By Tim Hay
I was not pleased with my “Sidehill Gouger” comeuppance delivered by “This Betsy” - the freshman in my back seat occupying my rear-view mirror. Not wishing to receive another dose of her unnervingly-accurate analysis, I zipped my lip for the remaining two hours of our Christmas break trip to Spokane.
After I'd dropped all four girls off at their homes, my mother met me at our door with the revelation that I was going to the White Cotillion. In 10 days. For which she'd purchased two expensive tickets.
Because I had recently been a recipient of a Dear John letter, I was now without a date to this over-the-top shindig. Three phone calls afforded me no replacement date. Hoping to net a little consolation from my mother, I described my Sidehill Gouger encounter with This Betsy.
Mom just snickered! Then looked me in the eye, meaningfully, and said, “Tim, why don't you call “This Betsy” for the White Cotillion?
Ten days later, carrying a slender sense of dread, clad in tux, cufflinks, cummerbund and carrying her corsage, I stood in her entry. Her mother called upstairs to Betsy. Their stairs creaked a bit in anticipation, and -
There she was! In a white formal, flared-out by (most likely) multiple petticoats. All set atop white high heels and slender legs.
Betsy's sparkling eyes and almost-shy smile provided proof of the boy-girl impact she possessed. If anybody can over-grin, I know that I was doing so as I watched This Betsy pin her orchid corsage onto her 'formal'.
I opened her door to my Dad's big Buick and we departed back to my home, where my parents were hosting some friends for dinner. Betsy and I talked all the way there. Hard liquor was pervasive in the 1950's, so Betsy and I were hardly inside before Dad had poured scotch-and-sodas for us.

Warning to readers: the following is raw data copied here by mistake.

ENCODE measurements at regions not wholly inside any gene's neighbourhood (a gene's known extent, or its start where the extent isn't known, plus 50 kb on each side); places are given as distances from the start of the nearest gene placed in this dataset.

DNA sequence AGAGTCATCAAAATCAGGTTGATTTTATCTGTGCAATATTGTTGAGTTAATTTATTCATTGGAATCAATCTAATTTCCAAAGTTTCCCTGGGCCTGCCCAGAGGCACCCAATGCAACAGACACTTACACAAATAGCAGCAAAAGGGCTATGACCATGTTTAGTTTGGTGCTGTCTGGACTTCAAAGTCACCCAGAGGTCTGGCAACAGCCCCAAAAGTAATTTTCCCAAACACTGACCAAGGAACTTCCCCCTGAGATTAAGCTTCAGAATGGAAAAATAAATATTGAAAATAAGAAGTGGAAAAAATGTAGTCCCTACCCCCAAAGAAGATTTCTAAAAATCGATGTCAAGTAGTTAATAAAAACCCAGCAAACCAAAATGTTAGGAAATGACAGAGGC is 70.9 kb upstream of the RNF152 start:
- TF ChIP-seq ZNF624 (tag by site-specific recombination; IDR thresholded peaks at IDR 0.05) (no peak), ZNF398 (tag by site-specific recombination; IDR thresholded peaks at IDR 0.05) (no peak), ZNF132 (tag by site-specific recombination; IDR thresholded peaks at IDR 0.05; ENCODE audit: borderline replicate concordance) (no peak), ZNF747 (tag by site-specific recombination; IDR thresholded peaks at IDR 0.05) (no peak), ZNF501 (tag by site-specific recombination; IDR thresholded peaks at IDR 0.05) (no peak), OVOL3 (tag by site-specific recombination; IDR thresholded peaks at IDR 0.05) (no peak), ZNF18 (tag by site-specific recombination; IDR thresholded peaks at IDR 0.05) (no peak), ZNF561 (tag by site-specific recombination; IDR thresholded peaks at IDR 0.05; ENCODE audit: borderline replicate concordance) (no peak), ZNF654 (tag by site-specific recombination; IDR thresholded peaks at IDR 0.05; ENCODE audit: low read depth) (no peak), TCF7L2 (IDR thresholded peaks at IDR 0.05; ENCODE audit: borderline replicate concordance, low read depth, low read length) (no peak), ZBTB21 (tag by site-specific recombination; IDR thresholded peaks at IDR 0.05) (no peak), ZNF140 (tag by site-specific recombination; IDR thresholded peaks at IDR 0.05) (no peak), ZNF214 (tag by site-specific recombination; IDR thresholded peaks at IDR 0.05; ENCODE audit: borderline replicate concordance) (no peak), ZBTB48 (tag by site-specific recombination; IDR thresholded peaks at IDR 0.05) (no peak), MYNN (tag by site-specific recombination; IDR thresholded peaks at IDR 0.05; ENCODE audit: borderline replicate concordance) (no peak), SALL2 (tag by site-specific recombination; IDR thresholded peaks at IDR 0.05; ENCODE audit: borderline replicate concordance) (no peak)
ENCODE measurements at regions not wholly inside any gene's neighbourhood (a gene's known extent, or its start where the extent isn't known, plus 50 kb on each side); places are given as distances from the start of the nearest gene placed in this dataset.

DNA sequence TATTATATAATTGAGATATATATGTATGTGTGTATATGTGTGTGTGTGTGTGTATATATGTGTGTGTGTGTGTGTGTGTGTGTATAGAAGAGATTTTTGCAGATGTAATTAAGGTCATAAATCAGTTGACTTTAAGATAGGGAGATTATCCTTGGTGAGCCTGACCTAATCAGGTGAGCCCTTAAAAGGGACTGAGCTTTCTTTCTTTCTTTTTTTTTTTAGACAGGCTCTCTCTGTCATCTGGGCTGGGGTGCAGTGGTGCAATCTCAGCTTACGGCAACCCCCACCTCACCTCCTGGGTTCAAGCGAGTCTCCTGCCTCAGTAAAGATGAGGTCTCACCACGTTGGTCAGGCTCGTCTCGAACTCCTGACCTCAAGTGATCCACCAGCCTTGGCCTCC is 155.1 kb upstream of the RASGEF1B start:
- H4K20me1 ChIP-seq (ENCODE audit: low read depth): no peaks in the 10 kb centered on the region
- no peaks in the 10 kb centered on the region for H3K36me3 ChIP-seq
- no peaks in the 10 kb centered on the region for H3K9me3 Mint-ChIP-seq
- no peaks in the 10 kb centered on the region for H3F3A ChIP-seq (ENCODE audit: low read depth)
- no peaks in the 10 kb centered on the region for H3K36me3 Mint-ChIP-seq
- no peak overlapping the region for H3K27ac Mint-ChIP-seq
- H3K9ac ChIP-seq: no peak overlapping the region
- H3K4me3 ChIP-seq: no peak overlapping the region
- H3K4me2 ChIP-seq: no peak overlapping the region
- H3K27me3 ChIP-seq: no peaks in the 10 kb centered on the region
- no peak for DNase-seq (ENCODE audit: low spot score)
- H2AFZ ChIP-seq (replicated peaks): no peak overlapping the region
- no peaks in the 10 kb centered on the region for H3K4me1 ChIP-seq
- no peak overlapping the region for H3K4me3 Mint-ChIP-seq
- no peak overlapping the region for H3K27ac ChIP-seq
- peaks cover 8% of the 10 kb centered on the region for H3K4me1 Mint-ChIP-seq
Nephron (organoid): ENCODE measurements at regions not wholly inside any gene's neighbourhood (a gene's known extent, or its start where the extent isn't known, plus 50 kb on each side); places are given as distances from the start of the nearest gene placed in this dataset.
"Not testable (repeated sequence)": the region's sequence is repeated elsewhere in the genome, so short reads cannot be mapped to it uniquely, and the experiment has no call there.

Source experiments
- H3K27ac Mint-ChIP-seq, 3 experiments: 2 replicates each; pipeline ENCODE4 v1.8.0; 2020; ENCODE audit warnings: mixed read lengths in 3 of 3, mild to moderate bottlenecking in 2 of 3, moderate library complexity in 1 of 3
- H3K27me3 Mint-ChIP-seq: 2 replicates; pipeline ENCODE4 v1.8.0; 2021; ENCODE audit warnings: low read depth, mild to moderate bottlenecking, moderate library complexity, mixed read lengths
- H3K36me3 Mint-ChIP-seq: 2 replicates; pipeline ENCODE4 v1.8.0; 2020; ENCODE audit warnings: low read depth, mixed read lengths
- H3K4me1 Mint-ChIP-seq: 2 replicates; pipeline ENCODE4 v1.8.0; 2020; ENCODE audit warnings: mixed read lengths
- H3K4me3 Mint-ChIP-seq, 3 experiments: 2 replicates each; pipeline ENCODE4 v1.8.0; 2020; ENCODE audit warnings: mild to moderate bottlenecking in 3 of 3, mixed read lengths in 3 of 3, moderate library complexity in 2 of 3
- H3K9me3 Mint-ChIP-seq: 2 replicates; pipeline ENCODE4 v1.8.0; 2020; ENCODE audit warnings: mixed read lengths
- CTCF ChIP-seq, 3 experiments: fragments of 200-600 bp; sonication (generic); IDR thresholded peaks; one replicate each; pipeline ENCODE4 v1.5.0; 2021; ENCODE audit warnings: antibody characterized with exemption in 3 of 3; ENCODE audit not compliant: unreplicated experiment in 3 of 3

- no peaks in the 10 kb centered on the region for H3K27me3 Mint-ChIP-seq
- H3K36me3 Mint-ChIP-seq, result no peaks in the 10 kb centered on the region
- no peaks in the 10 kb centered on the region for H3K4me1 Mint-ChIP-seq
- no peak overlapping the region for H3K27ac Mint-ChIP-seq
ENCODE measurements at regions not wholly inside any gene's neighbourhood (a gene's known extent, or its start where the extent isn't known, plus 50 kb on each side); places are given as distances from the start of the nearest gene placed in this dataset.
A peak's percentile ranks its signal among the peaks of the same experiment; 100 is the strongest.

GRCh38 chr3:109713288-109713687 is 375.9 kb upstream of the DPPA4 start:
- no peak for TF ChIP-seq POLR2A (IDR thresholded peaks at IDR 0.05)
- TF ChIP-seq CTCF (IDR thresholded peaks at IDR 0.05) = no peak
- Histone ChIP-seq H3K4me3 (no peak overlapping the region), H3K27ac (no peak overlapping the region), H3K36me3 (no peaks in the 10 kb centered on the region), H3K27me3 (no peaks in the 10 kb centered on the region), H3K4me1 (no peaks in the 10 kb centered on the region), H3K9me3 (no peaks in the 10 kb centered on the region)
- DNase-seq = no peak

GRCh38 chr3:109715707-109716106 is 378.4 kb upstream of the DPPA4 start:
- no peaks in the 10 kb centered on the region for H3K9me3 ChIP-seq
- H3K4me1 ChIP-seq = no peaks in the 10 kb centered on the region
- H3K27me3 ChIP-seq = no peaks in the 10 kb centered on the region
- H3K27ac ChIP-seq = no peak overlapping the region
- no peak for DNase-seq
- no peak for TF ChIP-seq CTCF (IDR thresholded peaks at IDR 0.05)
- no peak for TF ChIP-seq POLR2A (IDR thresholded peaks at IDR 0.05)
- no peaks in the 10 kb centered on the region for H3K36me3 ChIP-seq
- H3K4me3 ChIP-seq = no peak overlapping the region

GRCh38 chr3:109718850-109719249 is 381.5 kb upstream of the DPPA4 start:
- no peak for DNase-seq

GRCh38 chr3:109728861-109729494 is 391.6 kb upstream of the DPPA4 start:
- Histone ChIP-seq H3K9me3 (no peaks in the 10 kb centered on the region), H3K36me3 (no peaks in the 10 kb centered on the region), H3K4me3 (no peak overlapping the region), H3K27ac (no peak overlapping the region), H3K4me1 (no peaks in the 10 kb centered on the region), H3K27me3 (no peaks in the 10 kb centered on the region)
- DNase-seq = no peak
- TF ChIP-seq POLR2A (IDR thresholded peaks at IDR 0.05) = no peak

“Mom and Dad, I'd like to introduce This Betsy”.
Mom, in recognition, smiled warmly. Dad looked impressed. And Betsy blushed.
I'd pushed it a bit far. As usual. Chatting with the family guests, I had one eye on my watch and two eyes on Betsy. No one, including myself, had thought to ask Betsy her age. Later she told me that, not only had she just turned 17, but that her scotch-and-soda had been her first real drink. Ever.
When I sprung that little gem of information on my Mother the next day, Mom was mortified.
Spokane's social event of 1956 was the achingly-formal White Cotillion Ball, marking the presentation of 18-year-old daughters of the Spokane Club members to Spokane's society.
The Spokane Club building is an architectural confection. Its red brick, white stone, fancy moldings and shiny-clean beveled-glass windows combining with multiple Christmas trees had the effect of approaching a Disney magic castle. Betsy's eyes glistened in response.
Once inside, she marveled at the luxury, the elaborate holiday decorations, the almost ankle-deep carpeting, the white moldings and especially the cut-glass wall sconces and the dozen layered chandeliers pouring their sparkles of delight onto the 200 formally clad party goers.
At first we circulated, sipping punchbowl nectar from our long-stemmed, cut-glass, champagne glasses, talking and talking. Huge round tables, friends, the four-course dinner served by uniformed waiters.
We ate, barely appreciating our meal, eyes on one another, talking and talking.
We watched the grand ceremony welcoming club daughters to Spokane society. Then we danced. A bit more closely than the others were dancing. We drifted to a small table in an obscure corner. Talking and talking. Later, we became aware that most of the Cotillion dancers had left. We followed, hand-in-hand.
The Buick would not go as slowly as I wished. Betsy slid over next to me. My entire being had become a smile. All too soon we were back at her home. I turned the lights off. And we sat. Next to each other. And talked. And talked even more. My watch too-soon showed after midnight, and she had to leave. It was unavoidable.
I leaned in. Betsy turned her head toward mine. The memory of that one single oh-so-sweet kiss remains with me today. For we have been “we” for 60-plus years. And This Betsy is still calling my bluff.
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